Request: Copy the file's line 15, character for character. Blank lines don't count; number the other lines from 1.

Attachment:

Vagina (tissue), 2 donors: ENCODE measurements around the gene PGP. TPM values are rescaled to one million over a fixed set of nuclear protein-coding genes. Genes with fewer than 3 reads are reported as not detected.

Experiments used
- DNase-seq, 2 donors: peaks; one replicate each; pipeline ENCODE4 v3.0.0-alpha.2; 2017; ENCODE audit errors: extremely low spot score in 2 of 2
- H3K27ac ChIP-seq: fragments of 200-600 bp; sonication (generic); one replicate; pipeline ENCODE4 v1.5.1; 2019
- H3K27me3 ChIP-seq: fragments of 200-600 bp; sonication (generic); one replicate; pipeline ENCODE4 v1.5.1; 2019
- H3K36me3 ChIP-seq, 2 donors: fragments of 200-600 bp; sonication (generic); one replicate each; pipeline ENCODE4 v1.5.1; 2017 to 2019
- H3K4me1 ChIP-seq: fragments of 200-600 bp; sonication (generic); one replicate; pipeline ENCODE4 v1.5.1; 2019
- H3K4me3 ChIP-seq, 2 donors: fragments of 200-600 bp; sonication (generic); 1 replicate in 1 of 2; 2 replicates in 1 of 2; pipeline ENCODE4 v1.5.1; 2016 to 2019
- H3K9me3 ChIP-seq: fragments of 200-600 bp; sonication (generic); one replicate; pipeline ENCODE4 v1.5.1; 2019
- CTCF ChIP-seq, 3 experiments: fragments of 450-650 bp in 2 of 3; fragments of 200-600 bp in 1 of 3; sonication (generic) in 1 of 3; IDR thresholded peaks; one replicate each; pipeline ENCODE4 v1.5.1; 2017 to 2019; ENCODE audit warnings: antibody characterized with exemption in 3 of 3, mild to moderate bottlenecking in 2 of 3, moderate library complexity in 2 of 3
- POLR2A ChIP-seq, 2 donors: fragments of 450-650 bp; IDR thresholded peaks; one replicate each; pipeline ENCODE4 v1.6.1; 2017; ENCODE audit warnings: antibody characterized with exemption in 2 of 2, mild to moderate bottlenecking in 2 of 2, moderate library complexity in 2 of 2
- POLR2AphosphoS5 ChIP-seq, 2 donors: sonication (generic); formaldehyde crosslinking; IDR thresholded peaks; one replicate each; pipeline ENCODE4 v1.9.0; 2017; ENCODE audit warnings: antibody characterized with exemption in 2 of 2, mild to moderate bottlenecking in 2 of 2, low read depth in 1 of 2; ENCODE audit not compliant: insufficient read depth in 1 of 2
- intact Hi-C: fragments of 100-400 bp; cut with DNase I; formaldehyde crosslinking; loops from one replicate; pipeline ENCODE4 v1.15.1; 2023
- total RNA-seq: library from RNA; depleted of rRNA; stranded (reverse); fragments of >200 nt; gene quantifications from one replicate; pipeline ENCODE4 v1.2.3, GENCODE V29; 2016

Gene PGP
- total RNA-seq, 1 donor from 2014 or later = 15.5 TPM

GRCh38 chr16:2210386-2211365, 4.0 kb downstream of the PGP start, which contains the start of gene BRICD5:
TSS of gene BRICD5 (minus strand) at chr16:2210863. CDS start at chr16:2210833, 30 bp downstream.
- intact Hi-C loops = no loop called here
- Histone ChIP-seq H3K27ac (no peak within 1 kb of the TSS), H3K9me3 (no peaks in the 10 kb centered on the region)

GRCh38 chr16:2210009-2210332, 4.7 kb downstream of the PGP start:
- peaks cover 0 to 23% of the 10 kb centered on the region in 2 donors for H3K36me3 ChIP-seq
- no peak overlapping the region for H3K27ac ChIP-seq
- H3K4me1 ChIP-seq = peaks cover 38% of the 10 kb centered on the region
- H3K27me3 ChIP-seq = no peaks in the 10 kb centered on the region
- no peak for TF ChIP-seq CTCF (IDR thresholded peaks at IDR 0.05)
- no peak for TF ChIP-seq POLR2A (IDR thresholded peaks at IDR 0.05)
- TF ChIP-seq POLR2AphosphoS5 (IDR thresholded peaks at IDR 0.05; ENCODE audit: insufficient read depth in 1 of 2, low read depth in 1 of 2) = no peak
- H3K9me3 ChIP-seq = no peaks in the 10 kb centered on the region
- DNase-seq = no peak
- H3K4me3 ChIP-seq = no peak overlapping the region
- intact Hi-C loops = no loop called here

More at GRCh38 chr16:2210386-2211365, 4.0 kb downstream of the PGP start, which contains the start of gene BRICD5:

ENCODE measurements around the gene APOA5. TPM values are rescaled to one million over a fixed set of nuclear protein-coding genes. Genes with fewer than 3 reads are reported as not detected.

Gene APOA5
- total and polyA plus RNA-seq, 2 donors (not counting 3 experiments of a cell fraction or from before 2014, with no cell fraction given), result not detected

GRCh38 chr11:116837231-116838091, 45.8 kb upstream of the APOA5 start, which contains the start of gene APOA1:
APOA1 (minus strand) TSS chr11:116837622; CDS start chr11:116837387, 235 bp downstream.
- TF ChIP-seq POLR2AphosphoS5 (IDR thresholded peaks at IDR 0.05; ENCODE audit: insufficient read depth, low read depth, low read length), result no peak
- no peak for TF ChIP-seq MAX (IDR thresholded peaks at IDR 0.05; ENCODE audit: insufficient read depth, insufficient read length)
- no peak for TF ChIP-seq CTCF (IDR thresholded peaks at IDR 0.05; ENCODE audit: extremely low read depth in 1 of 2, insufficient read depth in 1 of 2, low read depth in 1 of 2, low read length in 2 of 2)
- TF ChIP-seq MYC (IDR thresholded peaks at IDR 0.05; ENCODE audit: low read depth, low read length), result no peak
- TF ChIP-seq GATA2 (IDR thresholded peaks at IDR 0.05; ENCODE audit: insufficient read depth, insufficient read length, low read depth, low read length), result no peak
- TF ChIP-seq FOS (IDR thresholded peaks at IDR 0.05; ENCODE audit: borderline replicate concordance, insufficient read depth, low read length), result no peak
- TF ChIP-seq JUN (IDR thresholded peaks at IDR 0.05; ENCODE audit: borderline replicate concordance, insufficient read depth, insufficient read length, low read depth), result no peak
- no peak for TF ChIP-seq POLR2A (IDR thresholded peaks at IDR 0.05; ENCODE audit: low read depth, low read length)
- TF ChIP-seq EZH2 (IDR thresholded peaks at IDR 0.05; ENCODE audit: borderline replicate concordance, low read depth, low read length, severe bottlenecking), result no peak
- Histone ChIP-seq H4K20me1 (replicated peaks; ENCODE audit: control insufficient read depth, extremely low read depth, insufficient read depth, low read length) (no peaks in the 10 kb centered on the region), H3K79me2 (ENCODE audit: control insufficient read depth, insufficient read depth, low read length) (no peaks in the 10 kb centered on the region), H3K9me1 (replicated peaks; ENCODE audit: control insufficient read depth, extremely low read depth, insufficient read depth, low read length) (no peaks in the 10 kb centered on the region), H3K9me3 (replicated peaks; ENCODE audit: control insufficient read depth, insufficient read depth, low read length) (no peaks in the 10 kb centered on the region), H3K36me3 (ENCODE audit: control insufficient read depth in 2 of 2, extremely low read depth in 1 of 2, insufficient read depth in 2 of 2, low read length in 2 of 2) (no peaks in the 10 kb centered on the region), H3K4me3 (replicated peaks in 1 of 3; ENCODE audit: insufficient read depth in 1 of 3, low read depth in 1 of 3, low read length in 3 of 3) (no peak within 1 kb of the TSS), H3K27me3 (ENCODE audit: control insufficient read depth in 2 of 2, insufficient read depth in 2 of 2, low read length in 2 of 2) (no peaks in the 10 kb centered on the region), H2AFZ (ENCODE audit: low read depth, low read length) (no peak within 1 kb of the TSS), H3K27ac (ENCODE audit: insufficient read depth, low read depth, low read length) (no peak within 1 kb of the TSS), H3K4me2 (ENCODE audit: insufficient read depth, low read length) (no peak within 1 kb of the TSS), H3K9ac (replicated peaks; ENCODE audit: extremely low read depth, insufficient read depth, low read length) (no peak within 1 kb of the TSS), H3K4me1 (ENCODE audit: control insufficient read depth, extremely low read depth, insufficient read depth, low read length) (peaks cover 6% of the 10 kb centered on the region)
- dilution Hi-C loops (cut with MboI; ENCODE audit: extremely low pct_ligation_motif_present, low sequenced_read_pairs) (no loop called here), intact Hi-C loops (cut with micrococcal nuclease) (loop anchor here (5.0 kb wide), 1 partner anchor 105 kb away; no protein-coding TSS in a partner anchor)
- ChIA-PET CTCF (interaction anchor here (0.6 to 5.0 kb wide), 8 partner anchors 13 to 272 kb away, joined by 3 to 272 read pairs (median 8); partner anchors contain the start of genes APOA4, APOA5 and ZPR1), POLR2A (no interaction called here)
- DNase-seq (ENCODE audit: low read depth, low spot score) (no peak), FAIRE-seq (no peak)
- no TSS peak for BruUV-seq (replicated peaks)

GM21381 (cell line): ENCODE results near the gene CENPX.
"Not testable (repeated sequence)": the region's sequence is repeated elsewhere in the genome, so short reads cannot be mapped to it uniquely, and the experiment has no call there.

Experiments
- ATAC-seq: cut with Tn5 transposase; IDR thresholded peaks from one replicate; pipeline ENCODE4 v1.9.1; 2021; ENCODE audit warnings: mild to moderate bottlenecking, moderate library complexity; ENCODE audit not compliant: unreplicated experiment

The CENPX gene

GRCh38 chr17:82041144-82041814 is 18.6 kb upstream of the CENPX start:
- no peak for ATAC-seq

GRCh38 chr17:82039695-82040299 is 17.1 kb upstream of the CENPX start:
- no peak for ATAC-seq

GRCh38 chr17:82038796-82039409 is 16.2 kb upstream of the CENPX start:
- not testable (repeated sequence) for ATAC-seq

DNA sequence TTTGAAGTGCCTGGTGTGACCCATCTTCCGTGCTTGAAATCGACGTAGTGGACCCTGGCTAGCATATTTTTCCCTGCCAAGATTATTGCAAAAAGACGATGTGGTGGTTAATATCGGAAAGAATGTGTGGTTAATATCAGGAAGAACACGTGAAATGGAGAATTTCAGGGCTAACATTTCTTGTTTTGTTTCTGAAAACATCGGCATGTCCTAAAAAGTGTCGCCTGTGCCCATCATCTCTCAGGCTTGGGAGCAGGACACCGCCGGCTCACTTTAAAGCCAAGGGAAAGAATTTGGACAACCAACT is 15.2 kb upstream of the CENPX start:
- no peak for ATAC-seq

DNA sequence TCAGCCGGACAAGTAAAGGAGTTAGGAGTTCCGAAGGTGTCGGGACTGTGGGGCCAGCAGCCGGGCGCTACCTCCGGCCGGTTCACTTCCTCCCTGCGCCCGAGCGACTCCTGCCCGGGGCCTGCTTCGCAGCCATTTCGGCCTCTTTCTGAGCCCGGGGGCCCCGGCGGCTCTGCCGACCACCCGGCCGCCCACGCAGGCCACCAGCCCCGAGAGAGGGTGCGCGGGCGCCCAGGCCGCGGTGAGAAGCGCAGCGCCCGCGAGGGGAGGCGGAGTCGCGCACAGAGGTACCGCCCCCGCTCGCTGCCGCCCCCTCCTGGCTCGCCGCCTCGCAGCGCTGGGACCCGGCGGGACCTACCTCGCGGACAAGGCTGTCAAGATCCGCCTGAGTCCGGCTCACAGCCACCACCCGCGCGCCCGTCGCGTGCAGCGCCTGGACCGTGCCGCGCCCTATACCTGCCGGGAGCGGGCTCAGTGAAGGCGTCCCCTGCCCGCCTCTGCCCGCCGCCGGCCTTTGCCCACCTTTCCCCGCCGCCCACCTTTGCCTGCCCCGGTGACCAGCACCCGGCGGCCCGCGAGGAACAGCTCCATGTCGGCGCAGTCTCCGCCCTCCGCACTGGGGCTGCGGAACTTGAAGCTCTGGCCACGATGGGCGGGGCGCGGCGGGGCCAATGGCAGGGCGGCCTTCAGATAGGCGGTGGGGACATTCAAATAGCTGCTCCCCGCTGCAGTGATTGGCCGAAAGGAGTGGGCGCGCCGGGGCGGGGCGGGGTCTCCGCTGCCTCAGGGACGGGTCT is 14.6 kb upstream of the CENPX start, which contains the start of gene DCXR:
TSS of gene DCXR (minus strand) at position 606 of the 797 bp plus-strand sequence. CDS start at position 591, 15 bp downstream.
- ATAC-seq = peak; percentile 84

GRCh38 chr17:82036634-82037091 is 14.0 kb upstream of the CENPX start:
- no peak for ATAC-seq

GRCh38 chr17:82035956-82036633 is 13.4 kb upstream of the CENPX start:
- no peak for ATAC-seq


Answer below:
Gene PGP